According to the director of my program, writing is a "vocation." We do these things because we have to, we don't have a choice. Of course, the fact that one makes no money at this unless they have the good fortune to be a Stephen King means that there needs to be balance and gap-filling to live a life above poverty level.
So. Creative people come up with creative solutions, right? We are portable workers, this is a flexible economy, you see, where the 40-hour work week is becoming a thing of the past. (If you put any stock into the newsfeeds on yahoo, which seem to trend toward: "Economy on Rebound! Corporate Profits Up!" and "Good News! That Advanced Degree Won't Hurt You Anymore, Because Employers Can Aim High and Know You've Got No Better Jobs To Jump Ship To.")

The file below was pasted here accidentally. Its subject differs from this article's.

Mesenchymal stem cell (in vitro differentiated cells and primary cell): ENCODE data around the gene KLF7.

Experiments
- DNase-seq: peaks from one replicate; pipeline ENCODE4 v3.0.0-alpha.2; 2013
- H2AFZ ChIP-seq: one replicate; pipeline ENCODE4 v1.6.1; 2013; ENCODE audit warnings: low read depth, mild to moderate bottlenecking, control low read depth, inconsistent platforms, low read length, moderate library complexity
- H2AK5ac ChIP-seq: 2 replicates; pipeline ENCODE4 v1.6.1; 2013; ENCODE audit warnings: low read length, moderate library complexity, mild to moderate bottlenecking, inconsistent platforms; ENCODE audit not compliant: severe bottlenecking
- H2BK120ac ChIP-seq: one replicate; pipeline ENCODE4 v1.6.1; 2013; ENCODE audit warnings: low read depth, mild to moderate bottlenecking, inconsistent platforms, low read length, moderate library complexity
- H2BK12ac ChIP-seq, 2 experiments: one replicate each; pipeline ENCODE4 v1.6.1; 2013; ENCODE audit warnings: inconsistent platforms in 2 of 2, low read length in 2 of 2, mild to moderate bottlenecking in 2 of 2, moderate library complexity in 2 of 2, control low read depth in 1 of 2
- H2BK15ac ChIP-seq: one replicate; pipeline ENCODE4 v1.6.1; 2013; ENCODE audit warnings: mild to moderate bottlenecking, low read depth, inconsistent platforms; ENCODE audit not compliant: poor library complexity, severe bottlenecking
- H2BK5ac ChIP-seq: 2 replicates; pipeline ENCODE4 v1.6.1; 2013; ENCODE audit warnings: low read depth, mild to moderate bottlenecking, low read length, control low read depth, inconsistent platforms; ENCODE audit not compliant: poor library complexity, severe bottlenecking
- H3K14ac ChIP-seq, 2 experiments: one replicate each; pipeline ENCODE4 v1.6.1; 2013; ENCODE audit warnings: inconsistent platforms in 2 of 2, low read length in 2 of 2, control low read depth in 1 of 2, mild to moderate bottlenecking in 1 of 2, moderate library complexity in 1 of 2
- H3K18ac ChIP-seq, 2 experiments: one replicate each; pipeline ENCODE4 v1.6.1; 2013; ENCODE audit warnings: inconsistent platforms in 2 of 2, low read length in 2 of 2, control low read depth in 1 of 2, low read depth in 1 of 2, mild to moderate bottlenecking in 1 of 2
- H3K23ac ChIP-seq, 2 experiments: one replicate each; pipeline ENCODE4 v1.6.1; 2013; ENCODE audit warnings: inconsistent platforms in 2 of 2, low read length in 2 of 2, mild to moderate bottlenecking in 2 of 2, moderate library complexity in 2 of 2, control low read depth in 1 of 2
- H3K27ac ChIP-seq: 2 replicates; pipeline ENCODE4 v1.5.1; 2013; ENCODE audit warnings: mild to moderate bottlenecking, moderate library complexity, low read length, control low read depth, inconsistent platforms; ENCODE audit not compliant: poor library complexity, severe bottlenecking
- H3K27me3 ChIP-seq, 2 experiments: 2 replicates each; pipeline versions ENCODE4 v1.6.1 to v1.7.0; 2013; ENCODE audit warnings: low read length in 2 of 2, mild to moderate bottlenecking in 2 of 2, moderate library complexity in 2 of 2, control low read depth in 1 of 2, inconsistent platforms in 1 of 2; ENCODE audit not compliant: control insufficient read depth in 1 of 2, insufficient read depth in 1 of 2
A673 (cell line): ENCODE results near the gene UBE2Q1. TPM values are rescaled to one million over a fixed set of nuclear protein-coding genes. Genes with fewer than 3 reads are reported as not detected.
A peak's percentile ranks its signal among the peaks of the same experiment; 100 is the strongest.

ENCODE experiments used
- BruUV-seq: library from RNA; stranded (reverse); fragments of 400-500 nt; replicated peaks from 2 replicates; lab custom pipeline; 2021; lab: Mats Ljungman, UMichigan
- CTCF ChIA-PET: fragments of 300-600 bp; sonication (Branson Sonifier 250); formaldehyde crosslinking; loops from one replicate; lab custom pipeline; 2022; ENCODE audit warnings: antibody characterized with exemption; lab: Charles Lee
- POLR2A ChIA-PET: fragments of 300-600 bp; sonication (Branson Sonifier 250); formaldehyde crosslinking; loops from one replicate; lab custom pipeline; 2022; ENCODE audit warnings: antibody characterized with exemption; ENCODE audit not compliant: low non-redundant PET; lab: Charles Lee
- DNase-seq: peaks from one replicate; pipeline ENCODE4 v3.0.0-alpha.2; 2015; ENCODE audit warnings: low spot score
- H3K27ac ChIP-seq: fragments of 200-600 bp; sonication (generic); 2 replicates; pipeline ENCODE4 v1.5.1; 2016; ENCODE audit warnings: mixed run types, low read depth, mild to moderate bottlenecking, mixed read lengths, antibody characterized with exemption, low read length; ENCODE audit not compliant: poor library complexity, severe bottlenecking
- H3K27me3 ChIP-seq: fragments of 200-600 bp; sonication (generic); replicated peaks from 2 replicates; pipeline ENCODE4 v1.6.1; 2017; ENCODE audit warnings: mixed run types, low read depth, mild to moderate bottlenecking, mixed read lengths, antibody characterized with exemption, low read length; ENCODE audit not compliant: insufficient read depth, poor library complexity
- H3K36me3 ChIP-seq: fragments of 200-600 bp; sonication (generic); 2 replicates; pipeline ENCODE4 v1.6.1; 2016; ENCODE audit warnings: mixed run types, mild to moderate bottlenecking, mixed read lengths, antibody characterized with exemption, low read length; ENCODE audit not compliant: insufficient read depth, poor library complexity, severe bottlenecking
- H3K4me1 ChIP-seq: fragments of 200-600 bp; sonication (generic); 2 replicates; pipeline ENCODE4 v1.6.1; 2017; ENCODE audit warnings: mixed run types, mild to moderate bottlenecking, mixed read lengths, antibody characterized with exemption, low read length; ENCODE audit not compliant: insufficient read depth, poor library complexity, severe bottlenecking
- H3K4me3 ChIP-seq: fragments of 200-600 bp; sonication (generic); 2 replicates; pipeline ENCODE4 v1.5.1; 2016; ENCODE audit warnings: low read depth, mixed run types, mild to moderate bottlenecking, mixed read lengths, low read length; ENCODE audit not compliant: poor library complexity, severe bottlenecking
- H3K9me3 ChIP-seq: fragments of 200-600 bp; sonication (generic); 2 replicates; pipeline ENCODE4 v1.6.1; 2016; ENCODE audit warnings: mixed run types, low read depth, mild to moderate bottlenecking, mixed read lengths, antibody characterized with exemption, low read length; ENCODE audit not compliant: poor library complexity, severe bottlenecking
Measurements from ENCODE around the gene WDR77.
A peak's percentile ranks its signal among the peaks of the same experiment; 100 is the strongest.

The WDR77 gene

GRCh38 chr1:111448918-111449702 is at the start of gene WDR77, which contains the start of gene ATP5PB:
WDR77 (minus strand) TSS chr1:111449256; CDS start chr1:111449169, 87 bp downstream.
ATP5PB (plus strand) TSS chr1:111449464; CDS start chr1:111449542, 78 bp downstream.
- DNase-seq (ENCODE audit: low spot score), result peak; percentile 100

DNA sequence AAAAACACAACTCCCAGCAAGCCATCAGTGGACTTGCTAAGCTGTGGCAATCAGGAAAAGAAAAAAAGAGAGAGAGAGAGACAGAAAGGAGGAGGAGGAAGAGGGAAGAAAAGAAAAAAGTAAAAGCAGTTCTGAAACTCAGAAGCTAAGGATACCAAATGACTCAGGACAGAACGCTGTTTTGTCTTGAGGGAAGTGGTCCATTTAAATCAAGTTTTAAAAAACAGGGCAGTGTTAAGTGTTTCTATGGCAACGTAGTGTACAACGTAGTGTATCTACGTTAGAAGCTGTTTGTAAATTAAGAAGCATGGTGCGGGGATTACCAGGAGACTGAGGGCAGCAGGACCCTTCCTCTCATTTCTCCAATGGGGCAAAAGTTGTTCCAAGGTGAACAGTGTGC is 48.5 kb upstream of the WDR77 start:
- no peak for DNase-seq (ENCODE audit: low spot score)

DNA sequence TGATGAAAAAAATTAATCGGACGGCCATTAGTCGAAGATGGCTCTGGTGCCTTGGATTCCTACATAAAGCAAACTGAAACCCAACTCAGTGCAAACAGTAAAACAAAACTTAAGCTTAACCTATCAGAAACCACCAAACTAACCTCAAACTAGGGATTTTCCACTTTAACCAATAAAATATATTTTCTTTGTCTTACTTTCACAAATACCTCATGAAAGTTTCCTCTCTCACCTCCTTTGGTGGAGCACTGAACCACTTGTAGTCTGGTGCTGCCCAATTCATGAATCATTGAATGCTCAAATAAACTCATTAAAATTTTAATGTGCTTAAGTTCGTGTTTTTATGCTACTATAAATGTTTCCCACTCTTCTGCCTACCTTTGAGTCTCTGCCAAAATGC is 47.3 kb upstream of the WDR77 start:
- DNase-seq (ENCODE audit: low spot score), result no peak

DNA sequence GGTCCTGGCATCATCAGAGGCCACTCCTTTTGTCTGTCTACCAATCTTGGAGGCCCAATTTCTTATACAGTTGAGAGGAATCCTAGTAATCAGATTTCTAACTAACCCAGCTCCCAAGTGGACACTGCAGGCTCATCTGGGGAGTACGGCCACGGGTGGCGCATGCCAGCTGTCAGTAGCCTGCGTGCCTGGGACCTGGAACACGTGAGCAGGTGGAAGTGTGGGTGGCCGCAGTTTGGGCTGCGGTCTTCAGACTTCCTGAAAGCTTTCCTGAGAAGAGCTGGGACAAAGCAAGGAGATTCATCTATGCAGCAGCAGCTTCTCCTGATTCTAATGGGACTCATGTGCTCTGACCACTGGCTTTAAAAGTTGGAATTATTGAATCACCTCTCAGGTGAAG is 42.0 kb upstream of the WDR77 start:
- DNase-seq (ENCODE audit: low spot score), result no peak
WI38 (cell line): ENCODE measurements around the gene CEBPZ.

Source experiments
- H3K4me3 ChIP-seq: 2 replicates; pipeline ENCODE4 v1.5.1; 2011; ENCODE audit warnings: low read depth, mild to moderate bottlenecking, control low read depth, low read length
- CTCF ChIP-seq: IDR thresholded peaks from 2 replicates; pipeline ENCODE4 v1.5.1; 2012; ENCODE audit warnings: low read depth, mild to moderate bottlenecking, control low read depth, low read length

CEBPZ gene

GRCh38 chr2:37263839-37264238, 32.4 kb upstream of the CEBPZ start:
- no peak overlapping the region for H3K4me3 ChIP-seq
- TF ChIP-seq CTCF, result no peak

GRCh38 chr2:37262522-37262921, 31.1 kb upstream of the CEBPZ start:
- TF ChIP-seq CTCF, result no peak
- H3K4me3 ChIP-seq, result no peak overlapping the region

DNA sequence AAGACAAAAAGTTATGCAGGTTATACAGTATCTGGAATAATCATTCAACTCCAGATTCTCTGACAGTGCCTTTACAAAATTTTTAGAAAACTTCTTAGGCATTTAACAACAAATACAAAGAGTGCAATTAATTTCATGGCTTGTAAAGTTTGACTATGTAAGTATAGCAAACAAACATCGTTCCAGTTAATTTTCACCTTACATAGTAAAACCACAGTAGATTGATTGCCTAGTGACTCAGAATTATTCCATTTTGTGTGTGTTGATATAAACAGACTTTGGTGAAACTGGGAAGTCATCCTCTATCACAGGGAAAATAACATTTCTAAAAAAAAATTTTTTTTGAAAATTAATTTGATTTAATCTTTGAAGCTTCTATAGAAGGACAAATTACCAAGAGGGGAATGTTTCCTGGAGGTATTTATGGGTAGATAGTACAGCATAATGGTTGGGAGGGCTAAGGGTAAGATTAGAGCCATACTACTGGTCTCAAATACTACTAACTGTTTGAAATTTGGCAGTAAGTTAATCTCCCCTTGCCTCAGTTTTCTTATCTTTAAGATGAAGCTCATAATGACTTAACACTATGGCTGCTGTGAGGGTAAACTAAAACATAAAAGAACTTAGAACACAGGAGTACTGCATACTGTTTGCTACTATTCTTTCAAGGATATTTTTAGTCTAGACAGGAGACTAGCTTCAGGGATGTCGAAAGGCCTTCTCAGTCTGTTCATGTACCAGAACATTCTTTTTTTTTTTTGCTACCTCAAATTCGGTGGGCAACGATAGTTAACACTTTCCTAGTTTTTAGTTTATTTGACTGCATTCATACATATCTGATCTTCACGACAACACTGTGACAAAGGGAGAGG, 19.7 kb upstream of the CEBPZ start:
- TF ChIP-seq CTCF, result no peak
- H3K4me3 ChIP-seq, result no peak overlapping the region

I interviewed yesterday for a part-time job at a nonprofit. It would be 15-20 hours a week, with a eye-glazing commute. I think that it went well, and I really hope they offer it to me. I'm thinking of this in Holly Golightly terms: "I'll always keep the candy store; Sally Tomato, he's my candy store. I'll always have Sal, and that's why I'll be richer than she is." One solid segment, augmented with some freelancing (built up) and, if I can find it, some restaurant or evening retail work.
And, if this job pans out, it will give me a great opportunity to develop skills in grantwriting, which you may or may not know, are in very high demand. Good grantwriters can do decent freelance business.
Fingers crossed for me, peeps.